One of our newer readers writes in the forum:
On the nature of audio books and “reading”
I am fairly new to the world of audio books and very new to reading within Librivox. The bother of keeping track of stacks of CDs, which might scratch if not handled with care, and the equipment one might have to tote to listen to them always kept me at a distance from that activity (shudder the thought of cassette tapes!). About a year ago our library started to offer MP3 audio books, downloadable on the Internet, and so began my journey into listening rather than reading. I now have come to appreciate how lucky I am to be a reader/listener and now so many years later, the enjoyment seems to increase while other things…well, they do not.
From my perspective, the experience of listening to an audio book starts with the intimacy. It is as though the author were speaking to me of secret, often personal things, back from countless years ago, on a one to one level; the author is here now with me, just me, to tell the wonderful story of long, long ago. The teller has no thing to be gained except my enjoyment of the eloquence, of what he or she has to tell me, at my beck and call, day or night. There is a solitude in this intimacy, one soul in touch with another. It is a fine thing to read, but the walls of the chamber are echoic and sometimes not so reliable. When I am listening all is made quiet, but the author speaking to me. I mostly walk in the mornings to listen and eventually start to feel my legs grow heavy, only then to notice that I have been out over two hours and begrudge the need to rest and go back. It is so wonderful to escape the cacophony.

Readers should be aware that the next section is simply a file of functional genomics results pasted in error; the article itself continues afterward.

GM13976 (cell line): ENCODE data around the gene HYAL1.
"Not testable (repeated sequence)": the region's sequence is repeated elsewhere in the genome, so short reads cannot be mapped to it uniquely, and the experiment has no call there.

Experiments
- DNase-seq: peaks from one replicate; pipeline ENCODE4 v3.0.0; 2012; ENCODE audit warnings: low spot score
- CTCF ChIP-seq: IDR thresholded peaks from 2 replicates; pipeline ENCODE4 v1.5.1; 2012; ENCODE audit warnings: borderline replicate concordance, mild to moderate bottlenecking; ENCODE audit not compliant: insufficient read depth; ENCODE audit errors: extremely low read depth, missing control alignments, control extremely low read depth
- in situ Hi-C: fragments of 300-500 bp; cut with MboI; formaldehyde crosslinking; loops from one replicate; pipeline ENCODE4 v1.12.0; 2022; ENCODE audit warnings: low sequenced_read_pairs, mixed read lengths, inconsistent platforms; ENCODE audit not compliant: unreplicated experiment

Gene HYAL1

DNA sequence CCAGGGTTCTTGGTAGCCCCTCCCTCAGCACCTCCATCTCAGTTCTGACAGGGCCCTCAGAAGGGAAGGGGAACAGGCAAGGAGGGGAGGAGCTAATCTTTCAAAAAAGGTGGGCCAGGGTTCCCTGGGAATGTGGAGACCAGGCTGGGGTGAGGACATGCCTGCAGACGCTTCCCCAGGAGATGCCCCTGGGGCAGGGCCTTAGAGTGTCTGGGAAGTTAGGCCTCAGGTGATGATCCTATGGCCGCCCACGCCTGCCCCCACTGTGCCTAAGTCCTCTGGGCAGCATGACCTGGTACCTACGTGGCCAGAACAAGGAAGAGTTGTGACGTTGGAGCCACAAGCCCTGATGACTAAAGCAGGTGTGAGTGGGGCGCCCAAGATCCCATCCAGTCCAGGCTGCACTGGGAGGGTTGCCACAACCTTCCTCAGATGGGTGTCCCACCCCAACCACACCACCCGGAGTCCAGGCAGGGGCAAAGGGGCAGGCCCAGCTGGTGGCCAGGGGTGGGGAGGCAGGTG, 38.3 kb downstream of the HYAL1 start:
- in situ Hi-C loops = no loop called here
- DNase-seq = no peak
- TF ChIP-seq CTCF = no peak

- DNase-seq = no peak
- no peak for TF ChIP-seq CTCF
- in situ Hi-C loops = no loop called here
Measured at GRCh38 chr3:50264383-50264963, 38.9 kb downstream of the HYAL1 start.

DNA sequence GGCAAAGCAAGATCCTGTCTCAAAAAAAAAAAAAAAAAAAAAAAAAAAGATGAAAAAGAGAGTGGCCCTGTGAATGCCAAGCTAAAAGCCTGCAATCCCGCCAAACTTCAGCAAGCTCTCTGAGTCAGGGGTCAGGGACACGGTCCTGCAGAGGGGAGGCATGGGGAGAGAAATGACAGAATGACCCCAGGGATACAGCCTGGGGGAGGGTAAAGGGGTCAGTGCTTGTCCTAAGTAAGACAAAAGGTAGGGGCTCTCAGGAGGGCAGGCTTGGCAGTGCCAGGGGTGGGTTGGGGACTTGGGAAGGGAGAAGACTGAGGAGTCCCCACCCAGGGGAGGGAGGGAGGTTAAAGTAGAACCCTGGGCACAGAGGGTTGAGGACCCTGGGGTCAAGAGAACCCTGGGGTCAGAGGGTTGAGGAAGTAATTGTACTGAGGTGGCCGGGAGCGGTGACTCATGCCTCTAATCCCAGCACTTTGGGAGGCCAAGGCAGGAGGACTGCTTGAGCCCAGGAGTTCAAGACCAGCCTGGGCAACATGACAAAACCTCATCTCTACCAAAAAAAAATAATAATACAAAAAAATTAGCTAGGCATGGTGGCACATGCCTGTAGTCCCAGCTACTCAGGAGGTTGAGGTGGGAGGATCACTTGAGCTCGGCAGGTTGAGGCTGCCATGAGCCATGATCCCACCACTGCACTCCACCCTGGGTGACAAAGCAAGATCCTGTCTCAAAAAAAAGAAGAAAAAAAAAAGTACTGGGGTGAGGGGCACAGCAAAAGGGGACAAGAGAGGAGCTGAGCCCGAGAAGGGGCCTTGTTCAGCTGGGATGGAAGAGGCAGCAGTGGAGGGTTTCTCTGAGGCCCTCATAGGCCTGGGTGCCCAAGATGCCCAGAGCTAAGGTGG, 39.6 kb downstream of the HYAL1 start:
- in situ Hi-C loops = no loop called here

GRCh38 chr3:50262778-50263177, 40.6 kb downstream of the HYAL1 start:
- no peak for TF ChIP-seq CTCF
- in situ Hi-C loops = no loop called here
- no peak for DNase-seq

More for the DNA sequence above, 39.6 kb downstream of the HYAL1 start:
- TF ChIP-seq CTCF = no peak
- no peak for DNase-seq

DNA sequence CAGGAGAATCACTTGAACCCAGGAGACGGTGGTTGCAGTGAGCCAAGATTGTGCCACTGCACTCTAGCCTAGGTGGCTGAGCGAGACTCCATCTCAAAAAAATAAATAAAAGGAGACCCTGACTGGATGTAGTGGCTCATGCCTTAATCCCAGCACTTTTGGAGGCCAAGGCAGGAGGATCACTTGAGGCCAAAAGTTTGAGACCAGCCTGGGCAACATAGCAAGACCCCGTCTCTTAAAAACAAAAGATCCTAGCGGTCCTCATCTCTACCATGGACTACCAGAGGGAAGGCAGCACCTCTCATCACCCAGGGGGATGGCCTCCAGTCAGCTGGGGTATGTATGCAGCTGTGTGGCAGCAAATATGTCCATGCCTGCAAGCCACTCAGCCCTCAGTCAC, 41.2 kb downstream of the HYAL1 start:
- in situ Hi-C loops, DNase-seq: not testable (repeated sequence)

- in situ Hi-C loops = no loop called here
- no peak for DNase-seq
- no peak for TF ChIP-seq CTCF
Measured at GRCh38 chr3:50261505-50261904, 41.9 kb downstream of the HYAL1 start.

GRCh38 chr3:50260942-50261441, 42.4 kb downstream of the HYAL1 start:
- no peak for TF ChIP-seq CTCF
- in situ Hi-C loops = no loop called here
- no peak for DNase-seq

Of course, the reader of an audio book is there and, in my view, their sole occupation should be to interpret the work and become the author for the listener. A digital device, saying each word as the electronic signal is received, can easily accomplish the saying of individual words without interpretation. But the interpretation of the words, including what has passed and what is yet to come in the script, is so far beyond any digital talent as to be unworthy of discussion. Most audio devices are used to listen to music, most times a product that comes forth from a sophisticated studio employing multiple people and the breathless world of electronic enhancement. A reader, on the other hand, stands fairly alone, having to interpret difficult text sometimes and then deliver a fairly accurate rendition without additional explanation. The saying of the words needs to be accomplished, but their meaning has to be presented too. I think this is best done through pace, tone and pause, but only after the reader is acquainted with the message of the passage and of the work. The unstated presence of fear, humor, melancholy, joy, love, hate etc all need to accompany the saying of the words. Unlike the musician, there are few (if any) knobs to adjust in doing this and volume can be used so sparingly as to be pretty useless (unlike some musicians apparently).
I should enjoy hearing from others on these points and if this is all old hat, why, I do hope that I will be excused. One last point: all the above is subject to my 80/20 rule; i.e. this is true only about 80% of the time, and otherwise not!
This has stimulated a heartfelt discussion on the topic, which you can read here. We welcome your thoughts too!